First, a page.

A benefit of doing trace-driven network emulation in an event-driven simu- lator is that simulation time and memory usage can be reduced. This is because

    1The time for a packet to travel from its source host to its destination host.

  • 2 Network Path Models 5

    S D

    Tracefile

    Network

    emulator path

    Figure 2: Emulation of a network path. The emulator replaces the network path and mimics its behavior. A trace file obtained by probing the network path serves as input to the emulator and is used to estimate model parameters and/or to control the emulation.

    the number of events (e.g. when a packet is enqueued, dequeued or dropped) will be fewer compared to when the network is not emulated in the simula- tion. These kinds of emulation-enabled simulations are also studied in [26]. As such, that work is very similar to the one presented here, not the least since the framework described in Section 3 is also used there. Basically, [26] differ in that loss and delay are modeled using a continuous-time hidden Markov model (CTHMM). Their evaluation of the CTHMM suggests that it works well for both non-responsive UDP-flows and adaptive TCP flows.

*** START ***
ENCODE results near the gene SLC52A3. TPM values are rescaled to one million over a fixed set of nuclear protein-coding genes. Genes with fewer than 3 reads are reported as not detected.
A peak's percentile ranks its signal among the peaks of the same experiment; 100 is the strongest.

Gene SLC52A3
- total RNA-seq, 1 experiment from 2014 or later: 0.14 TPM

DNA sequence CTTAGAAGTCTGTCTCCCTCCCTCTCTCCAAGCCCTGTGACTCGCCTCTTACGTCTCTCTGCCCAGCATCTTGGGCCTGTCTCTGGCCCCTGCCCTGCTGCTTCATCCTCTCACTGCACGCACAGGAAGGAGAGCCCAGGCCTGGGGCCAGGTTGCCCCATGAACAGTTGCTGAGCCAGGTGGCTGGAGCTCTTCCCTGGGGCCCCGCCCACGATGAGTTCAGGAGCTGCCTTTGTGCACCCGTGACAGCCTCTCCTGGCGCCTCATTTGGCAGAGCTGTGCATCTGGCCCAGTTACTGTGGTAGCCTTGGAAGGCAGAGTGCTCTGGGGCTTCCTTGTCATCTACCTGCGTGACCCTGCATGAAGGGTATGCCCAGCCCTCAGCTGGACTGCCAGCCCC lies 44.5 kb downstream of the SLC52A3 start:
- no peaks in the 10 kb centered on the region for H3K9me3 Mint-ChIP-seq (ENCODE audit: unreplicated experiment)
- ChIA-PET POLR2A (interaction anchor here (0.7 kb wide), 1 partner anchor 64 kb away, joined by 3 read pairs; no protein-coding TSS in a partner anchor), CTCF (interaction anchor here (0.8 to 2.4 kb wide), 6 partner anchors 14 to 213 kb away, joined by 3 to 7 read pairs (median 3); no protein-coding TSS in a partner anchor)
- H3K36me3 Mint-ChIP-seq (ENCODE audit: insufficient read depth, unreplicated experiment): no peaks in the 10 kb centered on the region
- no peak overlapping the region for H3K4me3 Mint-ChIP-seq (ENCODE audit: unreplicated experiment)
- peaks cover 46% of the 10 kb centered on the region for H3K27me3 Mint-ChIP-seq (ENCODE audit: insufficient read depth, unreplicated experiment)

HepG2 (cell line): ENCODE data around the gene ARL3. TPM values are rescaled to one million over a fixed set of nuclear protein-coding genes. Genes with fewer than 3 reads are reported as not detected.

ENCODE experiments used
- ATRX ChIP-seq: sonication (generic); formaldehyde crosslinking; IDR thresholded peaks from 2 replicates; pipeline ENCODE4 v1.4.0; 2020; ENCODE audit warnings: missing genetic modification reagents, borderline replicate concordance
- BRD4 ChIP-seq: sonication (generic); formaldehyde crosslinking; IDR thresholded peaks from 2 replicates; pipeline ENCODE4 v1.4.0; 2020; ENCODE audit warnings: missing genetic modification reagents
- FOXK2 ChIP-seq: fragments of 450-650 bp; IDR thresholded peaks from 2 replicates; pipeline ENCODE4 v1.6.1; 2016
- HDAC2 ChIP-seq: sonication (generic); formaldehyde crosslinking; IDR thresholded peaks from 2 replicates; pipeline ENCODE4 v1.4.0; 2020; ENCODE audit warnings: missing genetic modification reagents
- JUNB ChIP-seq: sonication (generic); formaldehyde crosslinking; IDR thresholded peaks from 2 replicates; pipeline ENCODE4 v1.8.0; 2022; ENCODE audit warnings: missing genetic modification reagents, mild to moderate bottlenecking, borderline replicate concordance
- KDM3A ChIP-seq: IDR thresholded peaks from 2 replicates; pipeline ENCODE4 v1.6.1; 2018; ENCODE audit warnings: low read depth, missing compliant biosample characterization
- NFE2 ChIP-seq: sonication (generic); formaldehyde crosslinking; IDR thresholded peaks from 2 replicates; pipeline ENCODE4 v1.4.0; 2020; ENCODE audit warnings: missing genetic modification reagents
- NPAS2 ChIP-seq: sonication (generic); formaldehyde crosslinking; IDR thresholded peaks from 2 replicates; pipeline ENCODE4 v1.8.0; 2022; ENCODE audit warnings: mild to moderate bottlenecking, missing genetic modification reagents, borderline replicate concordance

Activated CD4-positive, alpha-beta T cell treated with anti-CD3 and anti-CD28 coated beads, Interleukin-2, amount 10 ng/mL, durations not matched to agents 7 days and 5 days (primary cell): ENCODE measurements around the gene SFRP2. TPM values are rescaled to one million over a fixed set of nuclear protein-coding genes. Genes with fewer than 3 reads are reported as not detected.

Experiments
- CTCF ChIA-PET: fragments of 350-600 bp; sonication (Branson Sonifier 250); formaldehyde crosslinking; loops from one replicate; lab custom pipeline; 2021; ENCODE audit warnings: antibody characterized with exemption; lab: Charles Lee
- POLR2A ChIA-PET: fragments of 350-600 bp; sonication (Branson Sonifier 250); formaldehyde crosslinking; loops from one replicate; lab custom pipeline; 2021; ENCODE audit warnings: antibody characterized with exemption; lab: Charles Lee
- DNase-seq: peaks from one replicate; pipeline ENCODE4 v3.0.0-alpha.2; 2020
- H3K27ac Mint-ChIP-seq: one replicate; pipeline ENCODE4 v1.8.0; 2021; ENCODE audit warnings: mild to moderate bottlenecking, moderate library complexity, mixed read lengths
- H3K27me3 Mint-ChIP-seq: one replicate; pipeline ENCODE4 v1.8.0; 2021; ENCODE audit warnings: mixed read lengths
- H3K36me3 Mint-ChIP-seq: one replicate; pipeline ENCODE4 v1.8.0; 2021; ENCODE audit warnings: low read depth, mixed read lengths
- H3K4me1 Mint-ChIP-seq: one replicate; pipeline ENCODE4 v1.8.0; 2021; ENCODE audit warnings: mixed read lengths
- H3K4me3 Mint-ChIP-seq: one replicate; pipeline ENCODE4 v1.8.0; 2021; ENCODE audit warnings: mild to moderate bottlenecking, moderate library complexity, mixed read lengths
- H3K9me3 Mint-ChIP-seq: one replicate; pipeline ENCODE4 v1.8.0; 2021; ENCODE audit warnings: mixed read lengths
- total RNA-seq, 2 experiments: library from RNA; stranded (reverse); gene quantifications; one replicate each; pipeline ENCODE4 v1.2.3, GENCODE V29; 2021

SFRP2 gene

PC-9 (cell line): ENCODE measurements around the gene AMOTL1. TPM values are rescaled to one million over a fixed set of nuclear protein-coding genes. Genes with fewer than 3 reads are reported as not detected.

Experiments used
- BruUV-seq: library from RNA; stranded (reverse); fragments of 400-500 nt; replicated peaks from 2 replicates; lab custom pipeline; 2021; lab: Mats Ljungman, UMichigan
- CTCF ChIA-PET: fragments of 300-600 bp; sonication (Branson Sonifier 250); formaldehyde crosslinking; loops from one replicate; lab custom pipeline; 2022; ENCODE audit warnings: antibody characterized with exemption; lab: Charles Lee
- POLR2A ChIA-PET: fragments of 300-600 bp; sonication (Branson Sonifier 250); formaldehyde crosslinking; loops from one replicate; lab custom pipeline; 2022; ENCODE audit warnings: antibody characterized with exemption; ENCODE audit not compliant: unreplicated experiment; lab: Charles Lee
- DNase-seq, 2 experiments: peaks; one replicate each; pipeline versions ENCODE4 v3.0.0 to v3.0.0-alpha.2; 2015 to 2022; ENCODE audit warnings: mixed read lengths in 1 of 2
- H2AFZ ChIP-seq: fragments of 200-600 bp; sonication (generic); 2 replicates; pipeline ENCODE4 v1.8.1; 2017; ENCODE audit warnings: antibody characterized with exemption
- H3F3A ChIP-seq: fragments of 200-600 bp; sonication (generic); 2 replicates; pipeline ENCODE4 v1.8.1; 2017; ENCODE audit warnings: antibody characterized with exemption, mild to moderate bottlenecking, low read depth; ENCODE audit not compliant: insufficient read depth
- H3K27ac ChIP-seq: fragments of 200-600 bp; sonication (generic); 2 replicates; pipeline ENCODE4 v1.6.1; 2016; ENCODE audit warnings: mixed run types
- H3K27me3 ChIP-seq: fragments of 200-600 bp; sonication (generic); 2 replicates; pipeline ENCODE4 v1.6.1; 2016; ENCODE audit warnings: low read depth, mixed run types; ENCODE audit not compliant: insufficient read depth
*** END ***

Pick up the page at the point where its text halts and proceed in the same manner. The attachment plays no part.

The rest of the paper is organized as follows. The network path models are described in Section 2, followed by a description of the general emulation framework in Section 3. Different probing schemes are discussed and studied in Section 4.2. Three loss models and three delay models are then evaluated with respect to non-responsive flows in Sections 4.3 and 4.4. Two of the loss and delay models are found to perform well. The performance of the models is also studied with respect to TCP in Section 4.5. For these adaptive flows, the studied trace-driven models do not perform well. Section 5, finally, summarizes our conclusions.

    2 Network Path Models

    In this work, only the loss and delay characteristics of a network path are modeled. There are of course other aspects, such as packet reordering and packet payload corruption, that should be considered in order to provide a more complete emulation of a network path. However, it is probably not difficult to extend the emulation framework used here to also model such phenomena.

    Roughly, the loss and delay models presented below can be divided into two types; those that only use the packet trace off-line to estimate certain

  • 6 Paper E: Trace-Driven Network Path Emulation